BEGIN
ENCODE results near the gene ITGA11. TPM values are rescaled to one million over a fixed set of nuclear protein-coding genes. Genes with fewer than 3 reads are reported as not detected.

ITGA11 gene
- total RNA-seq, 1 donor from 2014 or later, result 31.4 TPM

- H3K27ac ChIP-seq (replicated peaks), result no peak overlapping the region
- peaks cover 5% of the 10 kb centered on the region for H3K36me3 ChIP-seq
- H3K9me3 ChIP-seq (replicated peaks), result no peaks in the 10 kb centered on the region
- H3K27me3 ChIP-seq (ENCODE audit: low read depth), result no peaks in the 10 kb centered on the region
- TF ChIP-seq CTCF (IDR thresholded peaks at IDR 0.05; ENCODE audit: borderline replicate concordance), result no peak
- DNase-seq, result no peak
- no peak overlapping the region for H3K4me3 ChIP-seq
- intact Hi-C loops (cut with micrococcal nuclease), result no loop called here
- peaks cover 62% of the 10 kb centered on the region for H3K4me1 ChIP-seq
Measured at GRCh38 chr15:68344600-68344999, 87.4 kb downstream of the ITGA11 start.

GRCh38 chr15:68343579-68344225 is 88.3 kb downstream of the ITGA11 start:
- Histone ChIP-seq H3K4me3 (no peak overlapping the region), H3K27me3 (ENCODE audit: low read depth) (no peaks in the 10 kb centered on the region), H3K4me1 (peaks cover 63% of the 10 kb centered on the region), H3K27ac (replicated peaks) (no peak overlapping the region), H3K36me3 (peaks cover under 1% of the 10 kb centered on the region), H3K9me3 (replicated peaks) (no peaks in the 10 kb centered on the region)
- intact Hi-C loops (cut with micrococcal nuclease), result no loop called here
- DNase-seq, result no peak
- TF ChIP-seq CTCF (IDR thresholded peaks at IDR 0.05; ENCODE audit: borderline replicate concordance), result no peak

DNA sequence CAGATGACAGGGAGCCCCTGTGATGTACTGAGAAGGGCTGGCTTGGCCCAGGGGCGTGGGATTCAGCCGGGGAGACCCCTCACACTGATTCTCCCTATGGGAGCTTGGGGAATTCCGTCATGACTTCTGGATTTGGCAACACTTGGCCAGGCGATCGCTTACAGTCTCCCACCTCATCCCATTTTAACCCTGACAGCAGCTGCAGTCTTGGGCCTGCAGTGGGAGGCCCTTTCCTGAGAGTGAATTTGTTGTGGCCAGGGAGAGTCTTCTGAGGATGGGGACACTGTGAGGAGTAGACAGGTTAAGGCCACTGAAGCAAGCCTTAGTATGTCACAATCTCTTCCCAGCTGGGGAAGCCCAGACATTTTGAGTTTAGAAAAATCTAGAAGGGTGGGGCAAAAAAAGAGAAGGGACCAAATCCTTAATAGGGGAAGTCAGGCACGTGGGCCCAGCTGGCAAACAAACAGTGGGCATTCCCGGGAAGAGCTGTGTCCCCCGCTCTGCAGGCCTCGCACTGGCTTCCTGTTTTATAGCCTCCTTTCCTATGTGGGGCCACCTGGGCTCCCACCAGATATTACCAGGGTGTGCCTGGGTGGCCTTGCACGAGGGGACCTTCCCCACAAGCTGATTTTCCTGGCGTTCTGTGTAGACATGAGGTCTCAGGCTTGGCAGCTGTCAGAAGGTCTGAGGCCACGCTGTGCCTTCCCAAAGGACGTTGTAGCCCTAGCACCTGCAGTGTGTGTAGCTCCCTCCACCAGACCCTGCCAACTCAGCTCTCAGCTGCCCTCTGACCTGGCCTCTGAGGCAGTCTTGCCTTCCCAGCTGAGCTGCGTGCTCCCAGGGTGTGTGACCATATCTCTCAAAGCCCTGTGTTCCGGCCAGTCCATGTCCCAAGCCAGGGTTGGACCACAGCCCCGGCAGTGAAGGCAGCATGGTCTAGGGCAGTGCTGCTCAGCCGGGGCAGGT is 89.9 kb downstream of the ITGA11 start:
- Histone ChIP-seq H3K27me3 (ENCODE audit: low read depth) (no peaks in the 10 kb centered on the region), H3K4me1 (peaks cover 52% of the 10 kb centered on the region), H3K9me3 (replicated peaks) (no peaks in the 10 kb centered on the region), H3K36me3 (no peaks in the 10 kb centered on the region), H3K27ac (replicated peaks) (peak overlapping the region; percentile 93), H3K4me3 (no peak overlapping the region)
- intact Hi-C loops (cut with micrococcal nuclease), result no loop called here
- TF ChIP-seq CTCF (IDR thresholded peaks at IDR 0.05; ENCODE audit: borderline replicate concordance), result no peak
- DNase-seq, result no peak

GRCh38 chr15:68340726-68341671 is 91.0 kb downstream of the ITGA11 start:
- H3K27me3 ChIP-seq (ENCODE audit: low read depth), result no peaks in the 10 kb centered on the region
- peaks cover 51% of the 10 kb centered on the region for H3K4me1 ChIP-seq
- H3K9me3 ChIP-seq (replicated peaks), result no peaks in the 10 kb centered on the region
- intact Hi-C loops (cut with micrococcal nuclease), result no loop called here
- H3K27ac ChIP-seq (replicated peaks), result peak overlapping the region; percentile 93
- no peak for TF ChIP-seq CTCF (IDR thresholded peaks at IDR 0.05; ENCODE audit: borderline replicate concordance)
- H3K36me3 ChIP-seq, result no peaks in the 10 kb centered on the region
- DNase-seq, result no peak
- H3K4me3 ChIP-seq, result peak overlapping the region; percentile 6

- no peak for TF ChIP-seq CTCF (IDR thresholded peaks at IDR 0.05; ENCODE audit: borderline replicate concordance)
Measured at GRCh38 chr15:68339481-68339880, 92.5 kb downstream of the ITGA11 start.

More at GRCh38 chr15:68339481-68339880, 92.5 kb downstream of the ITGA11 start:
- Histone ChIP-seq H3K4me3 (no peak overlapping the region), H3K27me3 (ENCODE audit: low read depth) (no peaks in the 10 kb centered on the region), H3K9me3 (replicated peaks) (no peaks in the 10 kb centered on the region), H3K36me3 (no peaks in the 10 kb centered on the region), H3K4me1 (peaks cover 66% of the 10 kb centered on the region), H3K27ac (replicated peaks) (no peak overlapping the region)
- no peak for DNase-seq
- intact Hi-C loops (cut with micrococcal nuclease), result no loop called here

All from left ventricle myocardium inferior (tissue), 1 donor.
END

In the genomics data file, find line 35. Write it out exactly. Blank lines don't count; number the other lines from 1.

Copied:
Measured at GRCh38 chr15:68339481-68339880, 92.5 kb downstream of the ITGA11 start.